Monday, May 10, 2010
After a week spent driving to work through my devastated neighborhood, I finally got the opportunity on Saturday to do something about it. I, along with hundreds of other volunteers, helped clean up flood-ravaged homes.
Our job was to stabilize the homes and get the homeowner in a position to begin rebuilding. This meant demolishing and removing everything—right down to the concrete slab and the wooden studs. Then the home will be sprayed and disinfected. After that, rebuilding begins.
It was hard work, but it was rewarding. I tore out drywall (my new nemesis), popped out window sills, and pried up carpet tacking. Collectively, we were able to accomplish what would have been a monumental task for a family or an expensive one for a contractor.
I was impressed by the spirit in the neighborhood. Individually or with a company, people streamed by offering water, free food, and free supplies. Children would tote a wagon full of trash bags and alcohol wipes. The Purity Dairy man carted around a cooler full of ice cream and popsicles (he was popular).
It was hard to hear the homeowner's stories, but sometimes that was what they most needed. Many of them are older and have a lifetime's worth of memories in pictures and letters that are now gone. Carrying bits and pieces of their home out to the huge debris piles was tough. One lady stopped us as we carried out her fireplace mantel.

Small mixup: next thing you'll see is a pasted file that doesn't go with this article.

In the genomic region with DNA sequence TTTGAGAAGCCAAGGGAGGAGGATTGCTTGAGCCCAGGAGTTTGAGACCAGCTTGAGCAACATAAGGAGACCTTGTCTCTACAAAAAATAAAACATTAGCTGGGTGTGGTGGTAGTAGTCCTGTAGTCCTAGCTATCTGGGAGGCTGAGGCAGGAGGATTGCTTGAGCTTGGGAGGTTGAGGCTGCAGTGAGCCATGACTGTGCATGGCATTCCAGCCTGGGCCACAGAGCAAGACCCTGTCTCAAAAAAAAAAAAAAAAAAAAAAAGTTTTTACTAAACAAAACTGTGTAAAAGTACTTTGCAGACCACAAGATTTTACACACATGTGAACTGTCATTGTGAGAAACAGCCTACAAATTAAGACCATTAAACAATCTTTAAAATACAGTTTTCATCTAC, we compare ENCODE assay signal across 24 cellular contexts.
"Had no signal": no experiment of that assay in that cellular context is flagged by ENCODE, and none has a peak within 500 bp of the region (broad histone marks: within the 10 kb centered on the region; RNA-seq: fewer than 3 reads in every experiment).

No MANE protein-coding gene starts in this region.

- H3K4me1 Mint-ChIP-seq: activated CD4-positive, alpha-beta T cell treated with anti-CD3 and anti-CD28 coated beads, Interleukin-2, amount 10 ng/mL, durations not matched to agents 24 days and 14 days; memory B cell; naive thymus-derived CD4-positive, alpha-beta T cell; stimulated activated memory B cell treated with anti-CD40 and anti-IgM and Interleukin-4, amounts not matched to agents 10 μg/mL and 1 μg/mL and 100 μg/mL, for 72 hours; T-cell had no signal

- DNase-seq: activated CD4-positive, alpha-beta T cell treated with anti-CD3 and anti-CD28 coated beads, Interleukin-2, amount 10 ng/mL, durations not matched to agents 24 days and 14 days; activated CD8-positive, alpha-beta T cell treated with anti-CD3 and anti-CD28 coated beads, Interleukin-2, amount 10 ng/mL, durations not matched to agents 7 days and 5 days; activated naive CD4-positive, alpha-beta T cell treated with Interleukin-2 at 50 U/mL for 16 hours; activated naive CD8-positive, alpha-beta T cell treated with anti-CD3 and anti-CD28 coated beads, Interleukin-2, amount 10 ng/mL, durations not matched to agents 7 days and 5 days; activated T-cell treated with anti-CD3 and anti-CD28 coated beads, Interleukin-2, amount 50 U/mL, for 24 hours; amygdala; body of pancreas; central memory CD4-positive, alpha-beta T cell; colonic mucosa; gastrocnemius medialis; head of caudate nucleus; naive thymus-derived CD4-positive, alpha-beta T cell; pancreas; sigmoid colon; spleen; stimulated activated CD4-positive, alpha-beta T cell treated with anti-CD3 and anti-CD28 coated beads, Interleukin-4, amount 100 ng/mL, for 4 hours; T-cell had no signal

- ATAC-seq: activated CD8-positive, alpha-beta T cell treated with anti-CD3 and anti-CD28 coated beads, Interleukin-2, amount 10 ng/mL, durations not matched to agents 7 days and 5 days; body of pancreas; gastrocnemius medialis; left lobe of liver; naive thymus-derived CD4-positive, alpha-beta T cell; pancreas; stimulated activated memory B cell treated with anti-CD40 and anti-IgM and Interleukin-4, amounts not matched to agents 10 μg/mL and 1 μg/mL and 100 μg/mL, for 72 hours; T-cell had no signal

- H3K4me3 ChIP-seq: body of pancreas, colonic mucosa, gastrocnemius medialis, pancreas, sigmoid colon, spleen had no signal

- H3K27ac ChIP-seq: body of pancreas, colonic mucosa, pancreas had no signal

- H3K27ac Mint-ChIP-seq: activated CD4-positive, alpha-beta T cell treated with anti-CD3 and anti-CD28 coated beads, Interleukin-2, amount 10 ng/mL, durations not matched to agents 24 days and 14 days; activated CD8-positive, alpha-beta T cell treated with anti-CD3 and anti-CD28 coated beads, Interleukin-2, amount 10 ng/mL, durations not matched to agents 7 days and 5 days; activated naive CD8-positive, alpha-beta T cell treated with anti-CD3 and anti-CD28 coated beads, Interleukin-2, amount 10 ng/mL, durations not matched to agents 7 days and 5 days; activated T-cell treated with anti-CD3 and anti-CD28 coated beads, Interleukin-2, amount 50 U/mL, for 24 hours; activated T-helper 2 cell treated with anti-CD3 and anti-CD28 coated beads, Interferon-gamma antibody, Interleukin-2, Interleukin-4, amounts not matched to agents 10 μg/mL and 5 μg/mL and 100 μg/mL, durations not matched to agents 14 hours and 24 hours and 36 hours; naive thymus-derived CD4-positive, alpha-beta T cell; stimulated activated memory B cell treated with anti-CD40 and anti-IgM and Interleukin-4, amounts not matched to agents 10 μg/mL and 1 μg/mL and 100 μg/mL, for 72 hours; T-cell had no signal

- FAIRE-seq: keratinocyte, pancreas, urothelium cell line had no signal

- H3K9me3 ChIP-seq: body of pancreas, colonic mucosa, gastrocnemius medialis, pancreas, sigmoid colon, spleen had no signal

"Can't we save this?" She ran her hands over the top. We turned it to show her the other side so she could make her decision. The submerged wood had dried and split; the back was black with the beginnings of mold.
She sighed. "I guess not. Throw it away." There were many decisions like that one throughout the day.
On Sunday, after a 6:30 a.m. worship service , we returned. Another house. Another tear out job. My body aches, but every bit of me that is sore is worth it. It was a massive reminder that I am so incredibly blessed. Not just in having my home, but in every possible way—spiritually and emotionally, I am rich in faith, in family, and in friends. If this had happened to me, knowing that people care so much would make all the difference in the world to how I would get through it.
To see this unfold on my doorstep is so different than just reading about it. It tends to stamp out a lot of pettiness and materialism. It has also shown me that we are capable of so, so much more than we realize. I've probably never had quite a work ethic as I brought to the table this weekend. It's incredibly motivating.
There is still much to do, however. Nashville is still bleeding. Clean up and rebuilding is an ongoing process, and we need to ensure no one falls through the cracks. If you can volunteer your time, Service International is continuing to send out crews from 8 a.m. until 4 p.m. from Bellevue Church of Christ until further notice. You can find more information here, or just shoot me a comment.